Company nameCountryApplication area
XILIS INC.Durham, North Carolina, USAMicro-organospheres
CELLESCEWales, UKPatient-derived organoids (PDO)
SYSTEM 1 BIOSCIENCESSan Francisco, CA, USABrain organoids
3DNAMICSBaltimore, Maryland, USABrain and liver organoids
PATH BIOANALYTICSNorth Carolina, USAPDO for precision medicine
KNOWN MEDICINESalt Lake City, Utah, USAPatient-specific organoids for cancer drug development
CYPRESan Francisco, CA, USA3D tumor model
DYNOMICS INC.San Francisco, CA, USAHuman cardiac organoid
CHARLES RIVERWilmington, MA, USATumor organoid
CROWNBioSan Diego, CA, USATumor organoid

Table 1.

The current leaders in the commercialization of organoids, their geographical location, and application areas.

Despite using pre-clinical trials in animal models, concerns are raised about whether the animals will be extinct if used over the years. This will lead to the depletion of species and a significant effect on the ecosystem. Moreover, they may lead to harmful effects on the environment once mutated and released. The Animal Welfare Act of 1970 was implemented in the United States and set standards for animal use and care in research. Three principles of the Act are (1) experiments must be proven necessary for instruction or to save or prolong human life, (2) animals must be appropriately anesthetized, (3) animals must be killed as soon as the experiment is over. Much to our intrigue, different types of organoids such as kidney organoids, lung organoids, liver organoids, intestine organoids, brain organoids, etc., can substitute such animal models in preclinical trials for drug discovery and precision medicine. Even self-organ plantation may occur with the continuous development of organoids.

Globally, the expenses of organ transplantation and post-transplantation maintenance treatment are quite expensive but varies according to variables such as geographical location, medical facility, transplant organ type, and access to insurance coverage [59]. Private hospitals in India now charge around INR 10 lakh to INR 30 lakh for a heart transplant, while in USA, the charges can be very high ~$1,664,800.00 (https://www.statista.com/statistics/808471/organ-transplantation-costs-us/). While the cost of a kidney transplant goes from INR 5 lakh to INR 20 lakh, while in USA it can be around ~$442,500.00. The cost of a liver transplant runs from INR 15 lakh to INR 35 lakh, and ~$878,400.00 in the USA. The eventuality of the unaffordability of such expensive treatment modalities led to the demise of a multitude. Furthermore, organ transplants from other donors are sometimes associated with organ rejection and the onset of auto-immune disease. It is not only the high cost of transplant but also the availability and transport of organs is a major issue in many countries. Though the number of donors have increased but the needs have also reached new heights [59]. One-third of all organ transplants fail due to rejection due to multiple reasons including HLA mismatch and alloantibodies [60]. While modern medicine has halted acute rejection but chronic rejection is a major challenge. The organoid technology may provide a realistic patform to design transplantable tissues in a dish thereby catering to the transplant problem in the near future as current limitation prevent organoids from meeting these expectations.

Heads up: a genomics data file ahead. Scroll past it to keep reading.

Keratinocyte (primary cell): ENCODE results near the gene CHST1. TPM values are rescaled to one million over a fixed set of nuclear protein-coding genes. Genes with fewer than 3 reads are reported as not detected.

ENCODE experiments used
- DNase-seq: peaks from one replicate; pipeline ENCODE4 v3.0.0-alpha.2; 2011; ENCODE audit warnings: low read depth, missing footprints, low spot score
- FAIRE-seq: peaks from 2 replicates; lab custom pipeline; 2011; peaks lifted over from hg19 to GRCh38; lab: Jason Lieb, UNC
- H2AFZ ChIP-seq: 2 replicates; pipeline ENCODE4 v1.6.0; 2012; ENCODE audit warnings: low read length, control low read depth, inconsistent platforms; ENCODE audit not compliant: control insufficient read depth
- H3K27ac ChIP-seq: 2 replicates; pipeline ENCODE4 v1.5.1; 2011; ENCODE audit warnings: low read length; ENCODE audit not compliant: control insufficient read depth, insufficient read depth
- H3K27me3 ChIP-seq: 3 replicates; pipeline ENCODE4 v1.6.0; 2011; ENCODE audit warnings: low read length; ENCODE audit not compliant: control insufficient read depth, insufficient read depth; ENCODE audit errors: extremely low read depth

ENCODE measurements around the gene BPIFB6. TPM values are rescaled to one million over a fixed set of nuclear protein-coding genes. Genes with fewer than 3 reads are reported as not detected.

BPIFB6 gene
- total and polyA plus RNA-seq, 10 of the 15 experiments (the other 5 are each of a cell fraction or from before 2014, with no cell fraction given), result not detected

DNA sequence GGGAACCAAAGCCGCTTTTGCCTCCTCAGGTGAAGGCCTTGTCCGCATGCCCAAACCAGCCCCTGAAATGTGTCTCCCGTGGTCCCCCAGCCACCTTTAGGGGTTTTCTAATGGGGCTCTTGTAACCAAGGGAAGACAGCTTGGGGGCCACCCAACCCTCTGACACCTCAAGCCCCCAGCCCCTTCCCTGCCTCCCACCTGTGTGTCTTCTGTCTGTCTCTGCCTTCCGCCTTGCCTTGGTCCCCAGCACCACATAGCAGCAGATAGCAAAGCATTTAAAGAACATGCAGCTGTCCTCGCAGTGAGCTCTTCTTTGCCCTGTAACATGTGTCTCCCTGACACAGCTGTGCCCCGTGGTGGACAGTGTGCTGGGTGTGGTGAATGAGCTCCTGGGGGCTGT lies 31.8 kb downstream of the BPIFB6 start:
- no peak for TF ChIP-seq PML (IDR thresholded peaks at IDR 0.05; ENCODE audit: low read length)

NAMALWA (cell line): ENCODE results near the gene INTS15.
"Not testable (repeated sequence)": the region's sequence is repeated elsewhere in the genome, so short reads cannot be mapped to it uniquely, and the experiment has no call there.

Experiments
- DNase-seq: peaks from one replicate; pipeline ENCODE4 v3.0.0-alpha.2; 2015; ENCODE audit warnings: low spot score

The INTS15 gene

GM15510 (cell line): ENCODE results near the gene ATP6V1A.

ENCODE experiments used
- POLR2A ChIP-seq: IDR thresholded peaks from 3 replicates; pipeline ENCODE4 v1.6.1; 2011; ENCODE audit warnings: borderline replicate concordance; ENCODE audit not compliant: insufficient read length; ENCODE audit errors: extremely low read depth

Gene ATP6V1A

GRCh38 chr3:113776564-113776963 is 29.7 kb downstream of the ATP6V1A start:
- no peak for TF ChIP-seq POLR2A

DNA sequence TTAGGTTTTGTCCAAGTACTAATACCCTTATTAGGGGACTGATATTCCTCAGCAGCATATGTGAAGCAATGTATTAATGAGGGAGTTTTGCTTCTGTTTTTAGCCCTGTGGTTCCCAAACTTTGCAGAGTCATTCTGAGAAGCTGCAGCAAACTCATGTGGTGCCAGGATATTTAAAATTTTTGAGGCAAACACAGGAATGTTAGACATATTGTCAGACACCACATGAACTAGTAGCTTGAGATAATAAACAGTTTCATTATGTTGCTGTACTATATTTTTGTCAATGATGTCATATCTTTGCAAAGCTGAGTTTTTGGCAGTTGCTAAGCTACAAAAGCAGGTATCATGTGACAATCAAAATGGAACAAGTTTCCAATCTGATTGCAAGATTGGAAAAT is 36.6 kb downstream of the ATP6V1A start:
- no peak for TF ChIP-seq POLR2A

Another recent scientific area where organoids showed great potential was during the COVID-19 pandemic caused by the SARS-CoV-2 coronavirus. SARS-CoV-2 causes respiratory illness and multi-organ dysfunction. Scientists were scrambling to test experimental COVID-19 systemic medicines. Organoids were used to study the adverse effects of SARS-CoV-2 infection on human tissues and for the investigation of prospective therapeutic approaches. With the recent work on mini lungs organoids, a few of the drugs stemmed from the infection of the organoid models, representing a handful of possible treatments for COVID-19 [26]. Scientists must still develop methods to produce more complicated systems, such immune cells and blood arteries, to fully harness the technology [26]. Scientists must also find a way to swiftly and inexpensively produce thousands of identical organoids. Bioprinting is a potential new fast prototyping method that prints cells and accompanying matrices in 3D. Organoid bioprinting uses hydrogel-based bioinks to deposit various cell types that stimulate physiological signaling and can help commercialize the platform faster [61].